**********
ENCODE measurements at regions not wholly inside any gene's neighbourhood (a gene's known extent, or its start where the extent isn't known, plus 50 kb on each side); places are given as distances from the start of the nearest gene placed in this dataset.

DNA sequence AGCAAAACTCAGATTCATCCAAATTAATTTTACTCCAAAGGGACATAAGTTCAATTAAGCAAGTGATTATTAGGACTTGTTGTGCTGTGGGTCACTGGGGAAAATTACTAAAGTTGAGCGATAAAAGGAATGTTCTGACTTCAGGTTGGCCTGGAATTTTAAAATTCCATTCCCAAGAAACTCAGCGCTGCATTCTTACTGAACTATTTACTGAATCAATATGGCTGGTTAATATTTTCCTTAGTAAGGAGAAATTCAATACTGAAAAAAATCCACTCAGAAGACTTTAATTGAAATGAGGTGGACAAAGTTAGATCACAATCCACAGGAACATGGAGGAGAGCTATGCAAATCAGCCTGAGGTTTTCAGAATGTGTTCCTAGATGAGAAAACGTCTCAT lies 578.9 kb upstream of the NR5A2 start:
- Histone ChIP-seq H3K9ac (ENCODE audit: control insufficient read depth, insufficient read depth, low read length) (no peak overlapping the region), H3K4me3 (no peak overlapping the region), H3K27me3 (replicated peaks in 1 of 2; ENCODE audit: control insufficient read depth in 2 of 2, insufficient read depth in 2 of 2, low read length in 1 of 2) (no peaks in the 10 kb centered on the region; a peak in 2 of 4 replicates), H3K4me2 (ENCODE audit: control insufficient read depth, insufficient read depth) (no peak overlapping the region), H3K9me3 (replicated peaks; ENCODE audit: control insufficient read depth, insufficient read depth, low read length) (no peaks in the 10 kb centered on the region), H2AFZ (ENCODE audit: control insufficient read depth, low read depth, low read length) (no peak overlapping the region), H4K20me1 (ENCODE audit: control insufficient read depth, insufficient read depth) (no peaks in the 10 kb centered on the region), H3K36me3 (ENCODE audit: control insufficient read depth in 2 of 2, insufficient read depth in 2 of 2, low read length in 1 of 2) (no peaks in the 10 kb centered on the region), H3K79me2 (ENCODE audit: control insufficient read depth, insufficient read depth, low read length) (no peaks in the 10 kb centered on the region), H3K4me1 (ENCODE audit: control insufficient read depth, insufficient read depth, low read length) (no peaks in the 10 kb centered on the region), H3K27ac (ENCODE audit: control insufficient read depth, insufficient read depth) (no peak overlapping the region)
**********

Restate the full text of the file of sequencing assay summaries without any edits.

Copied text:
ENCODE measurements at regions not wholly inside any gene's neighbourhood (a gene's known extent, or its start where the extent isn't known, plus 50 kb on each side); places are given as distances from the start of the nearest gene placed in this dataset.

DNA sequence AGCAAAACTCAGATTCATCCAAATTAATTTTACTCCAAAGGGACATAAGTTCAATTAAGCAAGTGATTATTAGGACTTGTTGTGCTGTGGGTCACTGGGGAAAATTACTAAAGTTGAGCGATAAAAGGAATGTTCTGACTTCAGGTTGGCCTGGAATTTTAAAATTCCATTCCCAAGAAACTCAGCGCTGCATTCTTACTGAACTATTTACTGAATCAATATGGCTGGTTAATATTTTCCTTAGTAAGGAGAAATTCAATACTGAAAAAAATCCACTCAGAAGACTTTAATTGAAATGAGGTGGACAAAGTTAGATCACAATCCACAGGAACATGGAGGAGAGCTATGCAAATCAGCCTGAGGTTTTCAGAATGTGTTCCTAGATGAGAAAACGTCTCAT lies 578.9 kb upstream of the NR5A2 start:
- Histone ChIP-seq H3K9ac (ENCODE audit: control insufficient read depth, insufficient read depth, low read length) (no peak overlapping the region), H3K4me3 (no peak overlapping the region), H3K27me3 (replicated peaks in 1 of 2; ENCODE audit: control insufficient read depth in 2 of 2, insufficient read depth in 2 of 2, low read length in 1 of 2) (no peaks in the 10 kb centered on the region; a peak in 2 of 4 replicates), H3K4me2 (ENCODE audit: control insufficient read depth, insufficient read depth) (no peak overlapping the region), H3K9me3 (replicated peaks; ENCODE audit: control insufficient read depth, insufficient read depth, low read length) (no peaks in the 10 kb centered on the region), H2AFZ (ENCODE audit: control insufficient read depth, low read depth, low read length) (no peak overlapping the region), H4K20me1 (ENCODE audit: control insufficient read depth, insufficient read depth) (no peaks in the 10 kb centered on the region), H3K36me3 (ENCODE audit: control insufficient read depth in 2 of 2, insufficient read depth in 2 of 2, low read length in 1 of 2) (no peaks in the 10 kb centered on the region), H3K79me2 (ENCODE audit: control insufficient read depth, insufficient read depth, low read length) (no peaks in the 10 kb centered on the region), H3K4me1 (ENCODE audit: control insufficient read depth, insufficient read depth, low read length) (no peaks in the 10 kb centered on the region), H3K27ac (ENCODE audit: control insufficient read depth, insufficient read depth) (no peak overlapping the region)